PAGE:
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Five Reasons Why You Must Have a Mobile Strategy

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Five reasons why you must have a mobile strategy

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Whether it is individuals interacting on a personal level, businesses communicating with their target audiences or organisations working to improve their operational efficiency, mobile technologies are playing a huge role in how information is created and exchanged.

As both organisations and individuals take their activities ‘on the road’, businesses would be foolish to ignore the mobile onslaught that is unfolding. But as brands prepare their businesses for this mobile stampede, it’s crucial that their efforts are worthwhile.

A bad mobile experience is said to be worse than no mobile experience at all, yet those failing to embrace this shift in behaviour will inevitably fall behind those that do.

Here are Pomegranate’s Top 5 Reasons why introducing mobile within a business strategy is crucial, as long as it’s implemented correctly.

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1. Mobile internet is set to soar

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The phrase ‘mobile is set to soar’ is in danger of being worn-out but the truth is that by the end of 2014, it is predicted that more people will access the internet via mobile than via a desktop. Just think of how many people you see on the train, standing in bus queues or at the office using their mobiles on a daily basis. And they’re not just making phone calls.

Businesses need to become smarter by the day, just like the devices we are using to access the internet are. All the functions that we used to have to perform on our desktops at home or at work can now be replicated on a mobile device – we can watch video content, listen to music, play games and ‘hang out’ in social networking communities all alongside the standard mobile phone functions.

In the near future, it would be sensible to predict that almost everyone will be using an internet-enabled mobile phone and that mobile internet usage will inevitably overtake that of desktops. When this happens, only those businesses geared up to take advantage of the mobile world will be on the winning side.

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2. 6.8 billion mobile subscriptions and counting

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According to The International Telecommunication Union (February 2013), there are approximately 6.8 billion mobile subscriptions worldwide. That is equivalent to 96 percent of the world population (7.1 billion according to the ITU) and is a huge increase from 6.0 billion mobile subscribers in 2011 and 5.4 billion in 2010. (Source:mobithinking.com). The world is becoming addicted to mobile.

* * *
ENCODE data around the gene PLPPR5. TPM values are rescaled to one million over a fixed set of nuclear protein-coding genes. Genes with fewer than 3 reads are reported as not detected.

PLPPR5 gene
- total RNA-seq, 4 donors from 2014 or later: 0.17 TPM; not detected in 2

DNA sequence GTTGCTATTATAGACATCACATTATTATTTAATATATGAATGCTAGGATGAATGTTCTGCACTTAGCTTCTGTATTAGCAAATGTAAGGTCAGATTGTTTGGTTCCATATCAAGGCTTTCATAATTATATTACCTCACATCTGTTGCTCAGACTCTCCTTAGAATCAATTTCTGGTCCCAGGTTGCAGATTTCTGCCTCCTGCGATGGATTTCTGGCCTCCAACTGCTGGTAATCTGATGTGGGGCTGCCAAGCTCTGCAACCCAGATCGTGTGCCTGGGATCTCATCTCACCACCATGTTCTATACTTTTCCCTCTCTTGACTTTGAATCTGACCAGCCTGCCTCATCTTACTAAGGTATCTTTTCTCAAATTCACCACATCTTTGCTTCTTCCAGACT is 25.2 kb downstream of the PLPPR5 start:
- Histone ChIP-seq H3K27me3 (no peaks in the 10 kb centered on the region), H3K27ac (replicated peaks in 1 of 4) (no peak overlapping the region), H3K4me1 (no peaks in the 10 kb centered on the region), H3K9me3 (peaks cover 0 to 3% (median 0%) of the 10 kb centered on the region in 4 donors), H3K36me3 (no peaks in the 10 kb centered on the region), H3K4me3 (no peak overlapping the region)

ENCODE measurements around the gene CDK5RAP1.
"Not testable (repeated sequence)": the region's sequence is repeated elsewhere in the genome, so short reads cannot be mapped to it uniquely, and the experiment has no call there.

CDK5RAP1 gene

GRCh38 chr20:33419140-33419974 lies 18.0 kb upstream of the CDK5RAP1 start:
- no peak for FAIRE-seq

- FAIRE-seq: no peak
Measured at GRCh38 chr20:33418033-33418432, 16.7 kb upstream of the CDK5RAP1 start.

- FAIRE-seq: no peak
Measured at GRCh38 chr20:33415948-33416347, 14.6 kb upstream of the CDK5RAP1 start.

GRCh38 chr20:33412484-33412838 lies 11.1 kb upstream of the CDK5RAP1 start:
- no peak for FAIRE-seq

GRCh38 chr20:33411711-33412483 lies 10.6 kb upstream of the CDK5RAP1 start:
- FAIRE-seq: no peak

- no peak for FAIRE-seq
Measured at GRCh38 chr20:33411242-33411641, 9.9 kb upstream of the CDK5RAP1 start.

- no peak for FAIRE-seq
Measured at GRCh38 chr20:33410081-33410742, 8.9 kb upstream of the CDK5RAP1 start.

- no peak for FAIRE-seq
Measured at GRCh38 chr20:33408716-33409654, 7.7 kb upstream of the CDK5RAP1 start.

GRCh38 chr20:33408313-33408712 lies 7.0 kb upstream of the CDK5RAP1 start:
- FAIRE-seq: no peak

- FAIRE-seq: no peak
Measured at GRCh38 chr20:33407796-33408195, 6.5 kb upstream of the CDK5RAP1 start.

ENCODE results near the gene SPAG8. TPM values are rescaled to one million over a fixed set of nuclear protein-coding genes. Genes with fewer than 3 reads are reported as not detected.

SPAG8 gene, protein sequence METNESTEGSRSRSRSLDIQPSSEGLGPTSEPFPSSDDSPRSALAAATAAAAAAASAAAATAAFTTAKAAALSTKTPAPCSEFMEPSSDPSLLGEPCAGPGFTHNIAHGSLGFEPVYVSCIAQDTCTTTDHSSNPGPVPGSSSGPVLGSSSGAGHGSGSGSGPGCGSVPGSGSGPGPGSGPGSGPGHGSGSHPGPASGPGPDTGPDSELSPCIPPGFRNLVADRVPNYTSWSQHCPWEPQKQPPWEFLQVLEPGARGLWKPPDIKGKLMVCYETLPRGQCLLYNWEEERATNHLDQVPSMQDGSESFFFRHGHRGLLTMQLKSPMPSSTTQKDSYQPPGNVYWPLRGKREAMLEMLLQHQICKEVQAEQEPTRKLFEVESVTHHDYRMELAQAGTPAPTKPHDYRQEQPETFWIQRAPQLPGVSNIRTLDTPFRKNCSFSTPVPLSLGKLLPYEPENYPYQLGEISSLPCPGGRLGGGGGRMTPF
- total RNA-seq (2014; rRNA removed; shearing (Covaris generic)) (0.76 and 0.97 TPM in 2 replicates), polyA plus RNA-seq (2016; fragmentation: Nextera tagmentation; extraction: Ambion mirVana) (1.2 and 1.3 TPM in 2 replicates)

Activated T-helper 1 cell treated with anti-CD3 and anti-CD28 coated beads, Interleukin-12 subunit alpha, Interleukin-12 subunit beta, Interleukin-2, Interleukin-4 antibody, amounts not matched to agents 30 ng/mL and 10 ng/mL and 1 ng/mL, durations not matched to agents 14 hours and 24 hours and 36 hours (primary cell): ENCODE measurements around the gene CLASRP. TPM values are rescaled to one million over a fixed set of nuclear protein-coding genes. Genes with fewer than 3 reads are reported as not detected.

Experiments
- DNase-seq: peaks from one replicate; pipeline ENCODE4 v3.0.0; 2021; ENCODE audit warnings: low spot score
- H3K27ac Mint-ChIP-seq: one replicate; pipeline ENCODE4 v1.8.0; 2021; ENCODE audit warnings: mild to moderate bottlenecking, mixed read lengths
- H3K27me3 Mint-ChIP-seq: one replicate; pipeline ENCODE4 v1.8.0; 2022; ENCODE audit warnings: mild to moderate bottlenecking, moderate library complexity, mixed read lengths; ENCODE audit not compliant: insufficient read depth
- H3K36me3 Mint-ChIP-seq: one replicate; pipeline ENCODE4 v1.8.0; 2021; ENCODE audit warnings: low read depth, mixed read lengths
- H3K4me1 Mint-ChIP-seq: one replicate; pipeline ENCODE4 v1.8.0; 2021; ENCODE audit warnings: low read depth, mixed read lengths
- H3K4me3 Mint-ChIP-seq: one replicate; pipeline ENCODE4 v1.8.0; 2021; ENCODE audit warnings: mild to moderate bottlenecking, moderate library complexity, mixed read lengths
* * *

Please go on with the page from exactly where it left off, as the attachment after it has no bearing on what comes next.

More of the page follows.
A far cry from the once popular landline phones, the new era of mobile devices can do so much more than make phone calls – they can access the internet, send emails, texts and picture messages as well as run apps that offer additional mobile-friendly content. Approximately half of all internet searches are performed via a mobile device (Source:Slideshare) and therefore if you want to be seen in the relevant digital marketplaces, then you need to have a mobile presence.

Whilst not all mobile subscribers will be smartphone users and not everyone will use their mobiles to access online content, evidence clearly shows that consumers are increasingly turning to mobile devices and that business’ marketing strategies should plan for the fact that they will need to connect with consumers via the mobile platform.

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3. Make your website mobile friendly

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As mobile devices have much smaller processors than desktop computers, traditional websites often have problems loading on mobile devices. There is little else more frustrating than visiting a website on your mobile phone and having to wait an age for the content to load. Worse so, once the content has loaded, if the text is too small to read and the menus inaccessible, chances are your consumers will switch off before they’ve even switched on. It is said that 57% of mobile users will not recommend a business that has an unfriendly mobile website and that 40% of users will switch to a competitor’s website if they experience even the slightest problem accessing the site they are currently trying to view (Source: Slideshare).